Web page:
Calcurse, a useful calendar for the commandline in Gnu/Linux

in #linuxlast year

Calcurse the commandline calender program.

Any other people preferring command line apps over bulky gui apps,
would probably like to use calcurse, it offers a very simple UI for
interactions with your calendar, gives a good overview and allows you
to have a todo list besides your calendar.

It is very simple to add a new event to the calendar, just navigate to
the day you want to add the event for and push a to add the event,
then the program will ask for time and end time, and a title for the
event. Do remember to save the event by pushing s, otherwise it
will not be saved. This is all well and good but if the program do no
more than show your calendar it is hardly very good, but then calcurse
has a few tricks up its sleeves. There is the fact that it can export
to ical, which is the default format for most calendars, and this
makes it fairly nice to have your calendar in calcurse.

But what about sync'ing with your phone ?

This can be done with a little help from another tool I will be
introducing in a post soon, called syncthing I will not write all
that much about syncthing right now, but it allows you to sync things
without using a server, so direct transfer between devices. Even with
this tool it would be somewhat difficult to sync calcurse with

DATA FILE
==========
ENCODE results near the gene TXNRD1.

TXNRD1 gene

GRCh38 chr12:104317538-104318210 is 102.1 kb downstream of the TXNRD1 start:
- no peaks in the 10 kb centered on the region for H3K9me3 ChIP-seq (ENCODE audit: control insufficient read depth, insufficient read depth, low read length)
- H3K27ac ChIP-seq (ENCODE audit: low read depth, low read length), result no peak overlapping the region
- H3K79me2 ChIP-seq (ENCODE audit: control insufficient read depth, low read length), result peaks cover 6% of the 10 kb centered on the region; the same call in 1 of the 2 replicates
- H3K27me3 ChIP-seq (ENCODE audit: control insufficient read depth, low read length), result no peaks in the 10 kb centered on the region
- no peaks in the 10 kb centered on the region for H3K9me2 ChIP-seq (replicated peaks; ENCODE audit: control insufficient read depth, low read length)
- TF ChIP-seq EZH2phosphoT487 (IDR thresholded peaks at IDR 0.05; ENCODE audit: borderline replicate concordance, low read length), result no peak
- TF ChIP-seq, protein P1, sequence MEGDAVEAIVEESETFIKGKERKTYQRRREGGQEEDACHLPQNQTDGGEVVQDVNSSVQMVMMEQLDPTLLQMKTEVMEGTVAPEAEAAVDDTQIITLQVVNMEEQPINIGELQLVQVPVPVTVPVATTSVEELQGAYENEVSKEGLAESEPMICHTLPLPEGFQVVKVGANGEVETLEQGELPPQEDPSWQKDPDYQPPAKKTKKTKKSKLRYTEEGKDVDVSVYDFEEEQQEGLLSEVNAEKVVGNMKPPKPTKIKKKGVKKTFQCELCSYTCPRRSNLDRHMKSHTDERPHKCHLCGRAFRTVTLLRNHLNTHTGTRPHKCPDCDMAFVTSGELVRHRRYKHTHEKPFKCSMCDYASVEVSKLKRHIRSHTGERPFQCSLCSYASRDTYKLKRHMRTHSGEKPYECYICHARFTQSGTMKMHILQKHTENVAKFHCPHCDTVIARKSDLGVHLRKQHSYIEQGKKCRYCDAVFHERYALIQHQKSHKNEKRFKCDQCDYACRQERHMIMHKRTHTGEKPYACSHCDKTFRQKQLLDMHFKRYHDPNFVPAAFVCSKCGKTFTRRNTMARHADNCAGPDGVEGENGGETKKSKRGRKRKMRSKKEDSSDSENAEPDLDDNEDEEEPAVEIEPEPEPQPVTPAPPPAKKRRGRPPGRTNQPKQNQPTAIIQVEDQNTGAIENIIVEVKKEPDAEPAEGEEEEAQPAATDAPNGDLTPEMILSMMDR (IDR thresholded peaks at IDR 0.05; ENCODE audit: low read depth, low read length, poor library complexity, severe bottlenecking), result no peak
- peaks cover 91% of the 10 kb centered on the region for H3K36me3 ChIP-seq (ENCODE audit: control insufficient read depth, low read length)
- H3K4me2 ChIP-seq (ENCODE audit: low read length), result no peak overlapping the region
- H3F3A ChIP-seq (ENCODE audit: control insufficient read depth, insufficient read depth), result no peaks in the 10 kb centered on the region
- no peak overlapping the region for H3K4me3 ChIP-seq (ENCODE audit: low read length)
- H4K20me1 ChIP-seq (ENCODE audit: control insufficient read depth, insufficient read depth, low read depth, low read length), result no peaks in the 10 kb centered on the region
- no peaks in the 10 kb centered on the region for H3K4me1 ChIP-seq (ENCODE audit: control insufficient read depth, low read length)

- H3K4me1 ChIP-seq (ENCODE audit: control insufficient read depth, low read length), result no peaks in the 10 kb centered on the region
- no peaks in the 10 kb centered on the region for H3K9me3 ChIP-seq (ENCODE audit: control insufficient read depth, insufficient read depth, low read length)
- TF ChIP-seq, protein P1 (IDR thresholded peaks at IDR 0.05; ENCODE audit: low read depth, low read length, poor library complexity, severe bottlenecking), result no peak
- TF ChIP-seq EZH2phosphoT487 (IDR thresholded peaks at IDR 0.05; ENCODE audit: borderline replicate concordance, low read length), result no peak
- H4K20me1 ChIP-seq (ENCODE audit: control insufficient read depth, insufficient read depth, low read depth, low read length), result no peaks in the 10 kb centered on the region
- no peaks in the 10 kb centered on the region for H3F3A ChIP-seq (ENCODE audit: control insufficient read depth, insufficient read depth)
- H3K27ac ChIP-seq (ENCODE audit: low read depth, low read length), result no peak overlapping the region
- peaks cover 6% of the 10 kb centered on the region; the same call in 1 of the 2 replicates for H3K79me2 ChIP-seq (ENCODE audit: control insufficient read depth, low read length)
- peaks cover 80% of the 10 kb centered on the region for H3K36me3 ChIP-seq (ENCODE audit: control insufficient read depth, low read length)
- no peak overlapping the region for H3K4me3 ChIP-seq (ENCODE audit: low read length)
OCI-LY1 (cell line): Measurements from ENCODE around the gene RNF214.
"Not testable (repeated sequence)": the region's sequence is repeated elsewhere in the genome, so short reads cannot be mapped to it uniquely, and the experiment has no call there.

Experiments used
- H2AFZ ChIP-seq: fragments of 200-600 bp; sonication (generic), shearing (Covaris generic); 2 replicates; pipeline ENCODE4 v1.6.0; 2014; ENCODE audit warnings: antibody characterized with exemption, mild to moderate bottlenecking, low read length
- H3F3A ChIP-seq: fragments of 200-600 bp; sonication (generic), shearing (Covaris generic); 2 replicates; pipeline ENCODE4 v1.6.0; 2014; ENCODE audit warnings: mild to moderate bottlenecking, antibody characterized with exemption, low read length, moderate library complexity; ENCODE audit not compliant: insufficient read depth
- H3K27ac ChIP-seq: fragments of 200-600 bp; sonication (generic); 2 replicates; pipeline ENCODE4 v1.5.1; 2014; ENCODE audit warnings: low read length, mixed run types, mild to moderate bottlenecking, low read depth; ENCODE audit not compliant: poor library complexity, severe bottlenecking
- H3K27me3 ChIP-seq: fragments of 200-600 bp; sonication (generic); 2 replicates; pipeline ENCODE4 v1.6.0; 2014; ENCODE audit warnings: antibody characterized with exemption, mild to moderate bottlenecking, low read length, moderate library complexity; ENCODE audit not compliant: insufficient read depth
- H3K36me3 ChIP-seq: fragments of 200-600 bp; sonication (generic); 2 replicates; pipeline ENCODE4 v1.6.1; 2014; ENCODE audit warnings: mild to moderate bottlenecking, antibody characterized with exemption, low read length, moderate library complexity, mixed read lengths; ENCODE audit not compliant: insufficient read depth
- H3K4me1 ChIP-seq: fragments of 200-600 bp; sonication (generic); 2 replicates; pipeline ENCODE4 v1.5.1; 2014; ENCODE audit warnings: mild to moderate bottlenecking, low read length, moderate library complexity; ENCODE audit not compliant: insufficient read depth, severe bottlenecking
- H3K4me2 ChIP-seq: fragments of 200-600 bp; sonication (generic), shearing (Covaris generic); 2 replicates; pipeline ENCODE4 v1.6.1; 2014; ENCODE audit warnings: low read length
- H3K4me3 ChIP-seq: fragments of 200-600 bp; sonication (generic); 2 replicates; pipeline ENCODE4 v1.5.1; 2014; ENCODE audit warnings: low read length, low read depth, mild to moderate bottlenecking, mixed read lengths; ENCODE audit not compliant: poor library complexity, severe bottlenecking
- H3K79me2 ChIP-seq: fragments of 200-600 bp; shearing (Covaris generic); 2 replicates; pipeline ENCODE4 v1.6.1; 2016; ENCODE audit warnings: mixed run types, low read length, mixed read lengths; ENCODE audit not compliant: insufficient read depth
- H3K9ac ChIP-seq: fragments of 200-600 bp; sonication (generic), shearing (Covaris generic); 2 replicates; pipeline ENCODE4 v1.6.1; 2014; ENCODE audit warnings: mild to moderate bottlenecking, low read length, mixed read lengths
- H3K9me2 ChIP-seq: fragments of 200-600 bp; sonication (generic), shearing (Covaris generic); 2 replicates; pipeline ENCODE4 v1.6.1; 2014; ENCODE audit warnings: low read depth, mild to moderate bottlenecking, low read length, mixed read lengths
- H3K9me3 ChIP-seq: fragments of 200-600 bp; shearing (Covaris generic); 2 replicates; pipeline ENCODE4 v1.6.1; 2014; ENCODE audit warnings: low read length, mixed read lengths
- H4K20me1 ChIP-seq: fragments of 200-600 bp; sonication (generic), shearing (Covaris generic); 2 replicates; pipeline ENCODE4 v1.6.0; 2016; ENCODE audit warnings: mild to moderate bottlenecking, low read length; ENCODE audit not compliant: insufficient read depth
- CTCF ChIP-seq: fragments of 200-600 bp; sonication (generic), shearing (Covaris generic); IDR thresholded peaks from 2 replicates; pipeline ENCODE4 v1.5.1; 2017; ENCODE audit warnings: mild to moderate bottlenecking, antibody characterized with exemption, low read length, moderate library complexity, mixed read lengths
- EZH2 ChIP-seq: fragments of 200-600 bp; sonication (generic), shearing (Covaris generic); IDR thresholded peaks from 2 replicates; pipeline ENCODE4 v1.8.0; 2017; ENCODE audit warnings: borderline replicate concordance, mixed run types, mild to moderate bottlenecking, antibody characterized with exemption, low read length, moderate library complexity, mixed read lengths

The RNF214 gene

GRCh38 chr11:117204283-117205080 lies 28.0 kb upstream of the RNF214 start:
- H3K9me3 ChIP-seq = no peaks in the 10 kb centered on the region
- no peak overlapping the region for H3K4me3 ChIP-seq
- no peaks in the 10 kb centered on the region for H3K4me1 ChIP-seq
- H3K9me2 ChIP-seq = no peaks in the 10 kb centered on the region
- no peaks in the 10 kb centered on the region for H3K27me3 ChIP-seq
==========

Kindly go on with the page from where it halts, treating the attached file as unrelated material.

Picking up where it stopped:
anything, but now we get to the real power of calcurse, since you can
define what it does before saving and after saving (same with load),
and this with all the power of the unix shell. I utilize this for a
very simple thing, exporting my calendar to the folder syncthing syncs
with my phone. That way I have the same calendar in more than one
place, though I have not automated the importing of the file on my
phone as of yet.

Now I want to show how you can do some powerful things with calcurse,
through a little bit of scripting


This is the folder where calcurse keeps its scripts to that will be
used when you save or load, there can be 4 files pre-load,
post-load, pre-save, and post-save
, these are used either in the
loading of the saved calendar, or the saving of the calendar. I use
post-save to export the calendar and cp it to the folder
syncthing is looking in.

My file looks like this.

calcurse --export=ical > ~/appointments/calendar.ical

a single line to export and write to the desired location. I would
with benefit be able to use pre-load to import any changes to this
calendar as well.